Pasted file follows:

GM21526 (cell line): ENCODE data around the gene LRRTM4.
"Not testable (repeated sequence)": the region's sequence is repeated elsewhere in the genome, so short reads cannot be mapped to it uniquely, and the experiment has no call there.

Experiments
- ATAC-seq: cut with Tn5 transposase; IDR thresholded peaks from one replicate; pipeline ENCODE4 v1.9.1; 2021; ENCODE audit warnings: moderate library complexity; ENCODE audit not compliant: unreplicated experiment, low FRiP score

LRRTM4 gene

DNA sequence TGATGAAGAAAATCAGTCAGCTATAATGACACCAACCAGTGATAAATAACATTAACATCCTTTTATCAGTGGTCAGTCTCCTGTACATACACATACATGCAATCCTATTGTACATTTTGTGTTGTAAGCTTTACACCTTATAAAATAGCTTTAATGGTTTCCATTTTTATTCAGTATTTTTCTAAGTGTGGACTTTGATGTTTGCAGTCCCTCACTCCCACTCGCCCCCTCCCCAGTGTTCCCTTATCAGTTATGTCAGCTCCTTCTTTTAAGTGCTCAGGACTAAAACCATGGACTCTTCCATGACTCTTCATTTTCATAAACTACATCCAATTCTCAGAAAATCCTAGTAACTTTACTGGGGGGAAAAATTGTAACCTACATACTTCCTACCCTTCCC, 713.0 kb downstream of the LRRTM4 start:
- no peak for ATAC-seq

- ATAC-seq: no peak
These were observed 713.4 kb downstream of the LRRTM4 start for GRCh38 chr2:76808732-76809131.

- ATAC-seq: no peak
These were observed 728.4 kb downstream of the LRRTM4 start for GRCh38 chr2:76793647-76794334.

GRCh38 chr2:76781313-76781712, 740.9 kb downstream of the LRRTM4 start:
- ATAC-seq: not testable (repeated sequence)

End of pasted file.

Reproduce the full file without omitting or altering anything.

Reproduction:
GM21526 (cell line): ENCODE data around the gene LRRTM4.
"Not testable (repeated sequence)": the region's sequence is repeated elsewhere in the genome, so short reads cannot be mapped to it uniquely, and the experiment has no call there.

Experiments
- ATAC-seq: cut with Tn5 transposase; IDR thresholded peaks from one replicate; pipeline ENCODE4 v1.9.1; 2021; ENCODE audit warnings: moderate library complexity; ENCODE audit not compliant: unreplicated experiment, low FRiP score

LRRTM4 gene

DNA sequence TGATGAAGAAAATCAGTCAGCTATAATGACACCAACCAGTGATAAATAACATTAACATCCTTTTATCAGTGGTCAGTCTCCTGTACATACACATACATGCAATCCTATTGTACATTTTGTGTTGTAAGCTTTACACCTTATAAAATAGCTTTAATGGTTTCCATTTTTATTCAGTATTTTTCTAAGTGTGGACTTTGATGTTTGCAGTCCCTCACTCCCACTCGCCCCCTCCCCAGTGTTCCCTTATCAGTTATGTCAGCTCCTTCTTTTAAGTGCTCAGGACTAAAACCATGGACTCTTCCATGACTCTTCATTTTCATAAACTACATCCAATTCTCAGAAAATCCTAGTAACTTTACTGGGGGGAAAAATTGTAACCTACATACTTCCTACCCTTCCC, 713.0 kb downstream of the LRRTM4 start:
- no peak for ATAC-seq

- ATAC-seq: no peak
These were observed 713.4 kb downstream of the LRRTM4 start for GRCh38 chr2:76808732-76809131.

- ATAC-seq: no peak
These were observed 728.4 kb downstream of the LRRTM4 start for GRCh38 chr2:76793647-76794334.

GRCh38 chr2:76781313-76781712, 740.9 kb downstream of the LRRTM4 start:
- ATAC-seq: not testable (repeated sequence)